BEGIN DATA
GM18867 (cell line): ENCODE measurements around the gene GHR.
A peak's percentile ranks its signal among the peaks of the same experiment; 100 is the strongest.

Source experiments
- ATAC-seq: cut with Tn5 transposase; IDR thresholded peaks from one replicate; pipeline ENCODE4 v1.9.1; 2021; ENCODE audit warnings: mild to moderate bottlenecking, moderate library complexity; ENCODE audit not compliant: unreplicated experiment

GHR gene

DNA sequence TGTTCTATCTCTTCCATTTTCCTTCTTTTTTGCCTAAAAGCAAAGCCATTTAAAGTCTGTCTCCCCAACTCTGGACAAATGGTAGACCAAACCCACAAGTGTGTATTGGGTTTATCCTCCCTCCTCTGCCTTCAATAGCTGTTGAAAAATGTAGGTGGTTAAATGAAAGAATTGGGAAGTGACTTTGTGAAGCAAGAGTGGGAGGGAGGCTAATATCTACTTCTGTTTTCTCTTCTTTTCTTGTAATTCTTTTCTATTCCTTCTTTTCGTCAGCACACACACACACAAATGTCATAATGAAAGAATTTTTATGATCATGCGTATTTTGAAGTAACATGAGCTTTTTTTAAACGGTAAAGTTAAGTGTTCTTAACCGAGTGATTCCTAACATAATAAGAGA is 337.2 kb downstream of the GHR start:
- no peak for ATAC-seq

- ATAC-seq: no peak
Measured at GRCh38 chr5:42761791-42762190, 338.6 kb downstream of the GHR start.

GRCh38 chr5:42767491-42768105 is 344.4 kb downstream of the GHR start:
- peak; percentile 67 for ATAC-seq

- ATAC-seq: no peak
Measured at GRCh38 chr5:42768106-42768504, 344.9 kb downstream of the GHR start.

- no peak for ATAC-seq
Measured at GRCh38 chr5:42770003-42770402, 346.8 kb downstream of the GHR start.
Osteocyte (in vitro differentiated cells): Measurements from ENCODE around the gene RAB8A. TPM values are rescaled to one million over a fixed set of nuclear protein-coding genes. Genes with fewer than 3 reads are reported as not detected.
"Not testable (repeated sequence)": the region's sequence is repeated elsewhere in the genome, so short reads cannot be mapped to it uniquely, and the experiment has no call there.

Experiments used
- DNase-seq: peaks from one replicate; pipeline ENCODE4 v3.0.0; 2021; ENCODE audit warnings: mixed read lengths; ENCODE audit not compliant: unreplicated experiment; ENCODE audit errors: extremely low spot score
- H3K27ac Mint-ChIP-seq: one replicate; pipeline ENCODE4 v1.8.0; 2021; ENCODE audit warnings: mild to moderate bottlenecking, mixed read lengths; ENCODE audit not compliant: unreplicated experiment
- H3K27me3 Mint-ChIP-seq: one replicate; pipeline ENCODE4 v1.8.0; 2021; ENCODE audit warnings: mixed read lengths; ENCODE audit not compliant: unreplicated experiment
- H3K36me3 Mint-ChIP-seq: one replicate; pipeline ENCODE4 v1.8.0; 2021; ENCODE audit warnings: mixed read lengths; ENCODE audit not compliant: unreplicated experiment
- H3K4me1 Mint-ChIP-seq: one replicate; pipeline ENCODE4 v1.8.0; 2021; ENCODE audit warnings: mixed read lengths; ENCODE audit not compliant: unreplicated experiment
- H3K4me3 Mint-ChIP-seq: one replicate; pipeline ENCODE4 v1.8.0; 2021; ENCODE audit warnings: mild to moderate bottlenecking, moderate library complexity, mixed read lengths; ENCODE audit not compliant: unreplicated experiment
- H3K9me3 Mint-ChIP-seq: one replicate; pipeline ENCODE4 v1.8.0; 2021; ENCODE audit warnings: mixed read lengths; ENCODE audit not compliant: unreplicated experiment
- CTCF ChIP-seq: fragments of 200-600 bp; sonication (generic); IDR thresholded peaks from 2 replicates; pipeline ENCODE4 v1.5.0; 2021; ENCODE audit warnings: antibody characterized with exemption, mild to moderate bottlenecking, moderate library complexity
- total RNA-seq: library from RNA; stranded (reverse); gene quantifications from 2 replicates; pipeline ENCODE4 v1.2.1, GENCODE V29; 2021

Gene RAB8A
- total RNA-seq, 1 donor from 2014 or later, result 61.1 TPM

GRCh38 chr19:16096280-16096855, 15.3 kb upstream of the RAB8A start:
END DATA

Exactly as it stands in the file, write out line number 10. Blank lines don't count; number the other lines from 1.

GRCh38 chr5:42767491-42768105 is 344.4 kb downstream of the GHR start: